The past has become weaponised and factional as politicians fail to show courageous leadership and bring resolution to establishing truth, delivering closure, in so far as this is possible, and meeting the financial, welfare and personal needs of those affected by loss and injury.


Community allegiance is paraded as a commodity but serves only to camouflage failure.


At times, legitimising a preferred narrative appears to be the real priority as initiative after initiative edges towards a state of inertia.


Victims and survivors who, in their words, wish to move on are continually dragged back by the belligerency.


To sustain peace and work towards a future from which fresh generations should benefit, these ‘legacy ‘politics and what flows from them need to be de-commissioned.


Attempts have been made through enquiries and court actions. They are costly and in the main focus on the actions of the state. There is no even- handed strategy offering enquiries into similar incidents perpetrated by paramilitary organisations so they create as many problems as they solve.


Any audit of their effectiveness would indicate that the time is now probably past for such a measure to be meaningful.


Better practice is seen in the approach of those groups who are not leaving the work of reconciliation and restoration to the politicians. They choose to work in the space provided by the Good Friday Agreement and subsequent agreements, to build reconciliation through often raw discourse and interaction aimed at resolving difference.


It is rarely easy but they are re-establishing a stable, humane and civility-focused base, firmer than in the past, for taking society forward with a more inclusive and determined focus. Theirs is the methodology and agenda more likely to ensure that there will be no return to the past. They take a hard look at themselves. The scales fall off to see the other without pre-judgement. Relationships are built on what people are for rather than what they are against.


The emphasis is on learning from the hurt; developing a contextual understanding of the troubles to bring healing and ensure that as a community we never repeat what we have done in the past; that younger generations will construct a different history.


For this to continue, requires support through political leadership embedded in the necessity of doing what must be done to re-build shared moral and ethical values, the absence of which promotes an imperfect peace and political instability.


For this to continue requires grace and compassion from those who were the orchestrators and perpetrators of conflict. It requires atonement and truth telling on all sides. It requires remembrance where it is practised to be repentant. It requires honesty and openness for no person can be their own mediator. It requires all to test their actions, past and present, against measures that are robust in terms of humanity and social justice.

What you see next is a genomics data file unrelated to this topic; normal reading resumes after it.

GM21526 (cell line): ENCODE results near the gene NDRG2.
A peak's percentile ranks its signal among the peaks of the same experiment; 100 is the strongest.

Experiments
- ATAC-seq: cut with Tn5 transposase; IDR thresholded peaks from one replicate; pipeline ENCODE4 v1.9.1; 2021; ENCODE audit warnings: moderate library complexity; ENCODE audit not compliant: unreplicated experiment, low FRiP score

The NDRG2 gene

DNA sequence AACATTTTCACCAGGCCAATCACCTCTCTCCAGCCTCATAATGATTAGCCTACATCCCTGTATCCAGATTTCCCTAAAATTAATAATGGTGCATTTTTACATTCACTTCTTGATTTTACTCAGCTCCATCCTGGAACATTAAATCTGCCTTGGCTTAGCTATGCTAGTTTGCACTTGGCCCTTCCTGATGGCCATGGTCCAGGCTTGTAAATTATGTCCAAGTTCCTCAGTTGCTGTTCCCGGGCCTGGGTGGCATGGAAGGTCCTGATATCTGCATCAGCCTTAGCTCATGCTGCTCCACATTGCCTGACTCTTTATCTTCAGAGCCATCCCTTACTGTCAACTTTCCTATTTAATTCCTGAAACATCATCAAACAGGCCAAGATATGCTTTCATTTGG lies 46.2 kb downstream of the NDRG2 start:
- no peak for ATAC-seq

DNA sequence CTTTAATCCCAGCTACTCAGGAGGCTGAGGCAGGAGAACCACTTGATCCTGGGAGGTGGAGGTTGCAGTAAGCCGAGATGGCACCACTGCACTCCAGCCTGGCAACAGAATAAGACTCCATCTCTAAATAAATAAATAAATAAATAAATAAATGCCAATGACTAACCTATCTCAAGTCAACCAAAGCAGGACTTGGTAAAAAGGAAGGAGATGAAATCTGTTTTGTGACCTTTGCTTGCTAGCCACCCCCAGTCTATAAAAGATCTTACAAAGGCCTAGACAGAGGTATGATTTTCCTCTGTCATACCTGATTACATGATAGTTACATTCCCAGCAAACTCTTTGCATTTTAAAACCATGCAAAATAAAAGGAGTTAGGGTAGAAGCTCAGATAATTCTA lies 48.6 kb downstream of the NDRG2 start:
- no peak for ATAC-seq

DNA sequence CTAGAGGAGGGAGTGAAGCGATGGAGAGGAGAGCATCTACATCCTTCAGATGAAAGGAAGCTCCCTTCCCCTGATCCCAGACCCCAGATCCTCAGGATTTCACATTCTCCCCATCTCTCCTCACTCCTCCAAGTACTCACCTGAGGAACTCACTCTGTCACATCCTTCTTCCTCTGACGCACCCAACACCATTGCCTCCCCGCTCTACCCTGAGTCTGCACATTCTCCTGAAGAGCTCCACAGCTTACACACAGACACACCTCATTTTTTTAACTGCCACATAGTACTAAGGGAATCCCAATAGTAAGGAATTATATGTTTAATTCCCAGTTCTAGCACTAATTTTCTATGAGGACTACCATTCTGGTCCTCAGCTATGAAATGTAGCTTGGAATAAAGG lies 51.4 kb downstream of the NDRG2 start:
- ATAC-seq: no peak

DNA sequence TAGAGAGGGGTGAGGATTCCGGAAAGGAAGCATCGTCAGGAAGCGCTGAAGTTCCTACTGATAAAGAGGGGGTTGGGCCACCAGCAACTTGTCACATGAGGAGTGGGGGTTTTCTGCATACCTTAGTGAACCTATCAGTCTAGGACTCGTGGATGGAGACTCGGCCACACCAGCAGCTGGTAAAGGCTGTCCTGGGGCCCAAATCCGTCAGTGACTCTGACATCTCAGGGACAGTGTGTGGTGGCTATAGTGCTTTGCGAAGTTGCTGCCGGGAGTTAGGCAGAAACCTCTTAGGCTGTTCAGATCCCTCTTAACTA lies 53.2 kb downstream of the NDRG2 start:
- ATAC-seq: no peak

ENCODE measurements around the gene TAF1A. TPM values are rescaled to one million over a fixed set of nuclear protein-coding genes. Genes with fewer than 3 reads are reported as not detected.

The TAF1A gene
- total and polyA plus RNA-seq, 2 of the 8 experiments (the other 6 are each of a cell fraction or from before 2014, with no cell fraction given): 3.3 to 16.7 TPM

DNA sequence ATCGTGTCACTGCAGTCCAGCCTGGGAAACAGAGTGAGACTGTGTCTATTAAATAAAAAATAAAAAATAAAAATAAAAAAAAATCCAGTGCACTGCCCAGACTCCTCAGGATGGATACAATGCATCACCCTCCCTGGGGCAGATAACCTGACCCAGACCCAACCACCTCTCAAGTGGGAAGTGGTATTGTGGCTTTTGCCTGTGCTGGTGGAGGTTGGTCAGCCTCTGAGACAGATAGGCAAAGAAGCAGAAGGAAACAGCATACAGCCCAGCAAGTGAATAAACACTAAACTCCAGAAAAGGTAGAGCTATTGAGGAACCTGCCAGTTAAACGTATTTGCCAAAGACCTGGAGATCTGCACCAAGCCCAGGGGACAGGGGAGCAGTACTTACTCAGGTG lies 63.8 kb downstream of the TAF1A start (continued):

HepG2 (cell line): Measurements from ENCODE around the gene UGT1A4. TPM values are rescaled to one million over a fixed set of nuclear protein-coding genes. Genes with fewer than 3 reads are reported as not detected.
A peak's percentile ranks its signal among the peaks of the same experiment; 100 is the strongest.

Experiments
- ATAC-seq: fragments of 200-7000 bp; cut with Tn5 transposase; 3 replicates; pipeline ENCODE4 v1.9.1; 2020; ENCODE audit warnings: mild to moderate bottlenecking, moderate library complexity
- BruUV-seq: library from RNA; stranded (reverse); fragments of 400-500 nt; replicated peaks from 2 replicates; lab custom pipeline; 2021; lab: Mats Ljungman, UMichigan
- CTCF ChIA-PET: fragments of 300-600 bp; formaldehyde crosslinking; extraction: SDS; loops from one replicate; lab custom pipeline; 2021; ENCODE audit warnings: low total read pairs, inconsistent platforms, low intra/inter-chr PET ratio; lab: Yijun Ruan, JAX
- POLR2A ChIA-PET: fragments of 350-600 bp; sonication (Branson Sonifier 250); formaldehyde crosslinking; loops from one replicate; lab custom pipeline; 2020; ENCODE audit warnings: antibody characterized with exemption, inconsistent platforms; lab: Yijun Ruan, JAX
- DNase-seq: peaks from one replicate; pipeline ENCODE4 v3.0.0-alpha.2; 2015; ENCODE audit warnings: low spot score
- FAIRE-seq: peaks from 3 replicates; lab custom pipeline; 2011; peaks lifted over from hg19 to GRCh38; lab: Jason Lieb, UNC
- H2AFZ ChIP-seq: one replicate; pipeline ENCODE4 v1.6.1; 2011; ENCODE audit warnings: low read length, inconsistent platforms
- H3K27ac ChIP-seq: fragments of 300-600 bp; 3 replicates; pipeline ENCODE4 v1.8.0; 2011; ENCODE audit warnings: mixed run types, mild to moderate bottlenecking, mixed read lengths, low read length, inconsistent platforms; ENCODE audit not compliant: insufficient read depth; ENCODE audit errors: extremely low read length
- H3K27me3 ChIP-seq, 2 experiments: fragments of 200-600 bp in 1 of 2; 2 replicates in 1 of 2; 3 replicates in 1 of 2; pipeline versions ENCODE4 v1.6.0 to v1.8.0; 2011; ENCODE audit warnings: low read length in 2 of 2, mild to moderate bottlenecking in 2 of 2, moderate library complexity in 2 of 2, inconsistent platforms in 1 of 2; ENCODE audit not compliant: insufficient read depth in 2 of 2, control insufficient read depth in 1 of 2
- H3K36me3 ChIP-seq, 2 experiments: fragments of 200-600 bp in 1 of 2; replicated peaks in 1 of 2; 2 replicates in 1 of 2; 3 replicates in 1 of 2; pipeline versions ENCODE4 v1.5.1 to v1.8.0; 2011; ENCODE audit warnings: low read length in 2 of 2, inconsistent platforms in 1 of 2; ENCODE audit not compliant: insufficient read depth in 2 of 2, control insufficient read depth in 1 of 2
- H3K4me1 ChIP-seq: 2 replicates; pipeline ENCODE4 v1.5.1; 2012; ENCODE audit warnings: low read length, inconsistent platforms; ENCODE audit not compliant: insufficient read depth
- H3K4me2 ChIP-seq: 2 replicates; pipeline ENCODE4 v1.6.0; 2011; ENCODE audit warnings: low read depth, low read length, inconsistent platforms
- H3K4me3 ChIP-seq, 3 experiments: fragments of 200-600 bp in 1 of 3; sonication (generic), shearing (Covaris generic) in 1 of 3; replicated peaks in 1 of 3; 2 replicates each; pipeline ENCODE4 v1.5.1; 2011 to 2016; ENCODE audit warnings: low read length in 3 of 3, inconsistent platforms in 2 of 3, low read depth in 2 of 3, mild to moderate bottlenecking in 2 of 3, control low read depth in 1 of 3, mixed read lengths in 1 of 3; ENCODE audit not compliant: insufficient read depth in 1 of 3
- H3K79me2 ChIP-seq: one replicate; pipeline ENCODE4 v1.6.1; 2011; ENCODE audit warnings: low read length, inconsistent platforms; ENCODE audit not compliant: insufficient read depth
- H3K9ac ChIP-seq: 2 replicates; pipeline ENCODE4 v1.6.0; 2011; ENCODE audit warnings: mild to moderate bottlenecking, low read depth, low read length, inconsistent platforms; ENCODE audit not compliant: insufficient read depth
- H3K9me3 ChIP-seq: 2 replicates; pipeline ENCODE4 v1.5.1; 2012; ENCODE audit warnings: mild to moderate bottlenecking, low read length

The resources lie within and acted upon without selection may begin to repair the brokenness of victims left on the margins of the political Agreements.


Some victims seek retribution, whilst others seek information, justice and closure or a combination of these. They are not all attainable in every instance.


However, all need truth and it should not be beyond our capacity to create processes wherein this can happen. Not without difficulty, this is the most achievable and once underway and completed may diminish the demand for other actions.


In his proposals currently tabled, the Secretary of State may not have provided all the answers but he is posing the right questions as have others like John Larkin on previous occasions.


Ending access to lawful recourse is highly problematic. It challenges our sense of justice but is this already compromised, not least by letters to OTRs, secret deals and the arbitrary decision-making of governments, not just within the United Kingdom?


The pursuit of justice is not achieving for all if it shuts down other ways of knowing.


Without truth and information recovery, justice is reserved for a few.


It seems clear at present that the community and politicians, publicly at least, are unwilling to endorse the proposals by the Secretary of State. Privately, views are less robust as individuals and groups realise the current situation is unsustainable.


There are issues within the proposals to be resolved within a framework of rights and responsibilities but there are aspects which emulate previous good work in Eames-Bradley and the Stormont House Agreement. These need to be energised and brought in from the side-lines to build unity across the whole community, with victim and survivors central, around core purpose.


A quality of response more constructive, transparent and considered, than that which has so far emerged from political forums, could build hope for a future better than our past.


Northern Ireland has had enough of the tyranny of selective hearing.


The task is not to consign present opportunities to a list of past failings.


The words of Senator George Mitchell have not lost their challenge: “There is no such thing as a conflict that cannot be ended.